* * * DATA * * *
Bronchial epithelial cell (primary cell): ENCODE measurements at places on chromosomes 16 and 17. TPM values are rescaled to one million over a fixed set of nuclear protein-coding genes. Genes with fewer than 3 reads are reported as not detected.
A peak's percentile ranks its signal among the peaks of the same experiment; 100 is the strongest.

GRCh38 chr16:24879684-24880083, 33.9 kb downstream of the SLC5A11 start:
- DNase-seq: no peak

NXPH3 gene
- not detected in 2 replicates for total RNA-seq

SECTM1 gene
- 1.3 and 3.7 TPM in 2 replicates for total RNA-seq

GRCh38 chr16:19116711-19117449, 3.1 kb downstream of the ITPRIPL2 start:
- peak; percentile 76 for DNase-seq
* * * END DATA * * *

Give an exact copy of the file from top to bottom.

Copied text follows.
Bronchial epithelial cell (primary cell): ENCODE measurements at places on chromosomes 16 and 17. TPM values are rescaled to one million over a fixed set of nuclear protein-coding genes. Genes with fewer than 3 reads are reported as not detected.
A peak's percentile ranks its signal among the peaks of the same experiment; 100 is the strongest.

GRCh38 chr16:24879684-24880083, 33.9 kb downstream of the SLC5A11 start:
- DNase-seq: no peak

NXPH3 gene
- not detected in 2 replicates for total RNA-seq

SECTM1 gene
- 1.3 and 3.7 TPM in 2 replicates for total RNA-seq

GRCh38 chr16:19116711-19117449, 3.1 kb downstream of the ITPRIPL2 start:
- peak; percentile 76 for DNase-seq